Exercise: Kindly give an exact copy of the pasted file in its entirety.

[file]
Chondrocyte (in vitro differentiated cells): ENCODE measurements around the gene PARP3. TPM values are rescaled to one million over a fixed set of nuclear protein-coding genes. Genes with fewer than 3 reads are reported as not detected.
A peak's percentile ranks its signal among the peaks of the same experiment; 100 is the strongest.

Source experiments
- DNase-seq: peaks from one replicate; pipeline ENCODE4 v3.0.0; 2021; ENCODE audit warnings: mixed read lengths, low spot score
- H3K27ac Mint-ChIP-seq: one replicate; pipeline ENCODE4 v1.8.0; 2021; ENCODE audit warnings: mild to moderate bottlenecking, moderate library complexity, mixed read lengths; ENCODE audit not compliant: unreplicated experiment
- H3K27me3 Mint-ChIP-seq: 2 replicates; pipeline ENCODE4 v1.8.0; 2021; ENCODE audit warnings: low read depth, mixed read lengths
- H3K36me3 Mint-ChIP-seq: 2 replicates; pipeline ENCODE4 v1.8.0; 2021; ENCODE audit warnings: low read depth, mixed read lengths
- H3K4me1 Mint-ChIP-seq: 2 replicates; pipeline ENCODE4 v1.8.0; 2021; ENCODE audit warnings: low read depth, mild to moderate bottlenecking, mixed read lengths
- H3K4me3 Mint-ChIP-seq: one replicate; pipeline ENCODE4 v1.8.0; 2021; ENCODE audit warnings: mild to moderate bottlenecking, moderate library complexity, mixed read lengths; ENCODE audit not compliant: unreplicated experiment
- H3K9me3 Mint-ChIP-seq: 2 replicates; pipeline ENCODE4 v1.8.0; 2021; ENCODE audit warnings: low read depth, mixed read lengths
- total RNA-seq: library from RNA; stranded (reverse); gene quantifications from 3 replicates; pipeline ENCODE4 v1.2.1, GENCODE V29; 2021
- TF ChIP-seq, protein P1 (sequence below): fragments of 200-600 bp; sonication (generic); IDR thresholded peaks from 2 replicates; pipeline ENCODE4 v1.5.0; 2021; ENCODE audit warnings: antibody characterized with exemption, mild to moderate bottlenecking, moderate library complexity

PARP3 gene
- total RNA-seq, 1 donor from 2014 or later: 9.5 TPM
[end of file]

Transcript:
Chondrocyte (in vitro differentiated cells): ENCODE measurements around the gene PARP3. TPM values are rescaled to one million over a fixed set of nuclear protein-coding genes. Genes with fewer than 3 reads are reported as not detected.
A peak's percentile ranks its signal among the peaks of the same experiment; 100 is the strongest.

Source experiments
- DNase-seq: peaks from one replicate; pipeline ENCODE4 v3.0.0; 2021; ENCODE audit warnings: mixed read lengths, low spot score
- H3K27ac Mint-ChIP-seq: one replicate; pipeline ENCODE4 v1.8.0; 2021; ENCODE audit warnings: mild to moderate bottlenecking, moderate library complexity, mixed read lengths; ENCODE audit not compliant: unreplicated experiment
- H3K27me3 Mint-ChIP-seq: 2 replicates; pipeline ENCODE4 v1.8.0; 2021; ENCODE audit warnings: low read depth, mixed read lengths
- H3K36me3 Mint-ChIP-seq: 2 replicates; pipeline ENCODE4 v1.8.0; 2021; ENCODE audit warnings: low read depth, mixed read lengths
- H3K4me1 Mint-ChIP-seq: 2 replicates; pipeline ENCODE4 v1.8.0; 2021; ENCODE audit warnings: low read depth, mild to moderate bottlenecking, mixed read lengths
- H3K4me3 Mint-ChIP-seq: one replicate; pipeline ENCODE4 v1.8.0; 2021; ENCODE audit warnings: mild to moderate bottlenecking, moderate library complexity, mixed read lengths; ENCODE audit not compliant: unreplicated experiment
- H3K9me3 Mint-ChIP-seq: 2 replicates; pipeline ENCODE4 v1.8.0; 2021; ENCODE audit warnings: low read depth, mixed read lengths
- total RNA-seq: library from RNA; stranded (reverse); gene quantifications from 3 replicates; pipeline ENCODE4 v1.2.1, GENCODE V29; 2021
- TF ChIP-seq, protein P1 (sequence below): fragments of 200-600 bp; sonication (generic); IDR thresholded peaks from 2 replicates; pipeline ENCODE4 v1.5.0; 2021; ENCODE audit warnings: antibody characterized with exemption, mild to moderate bottlenecking, moderate library complexity

PARP3 gene
- total RNA-seq, 1 donor from 2014 or later: 9.5 TPM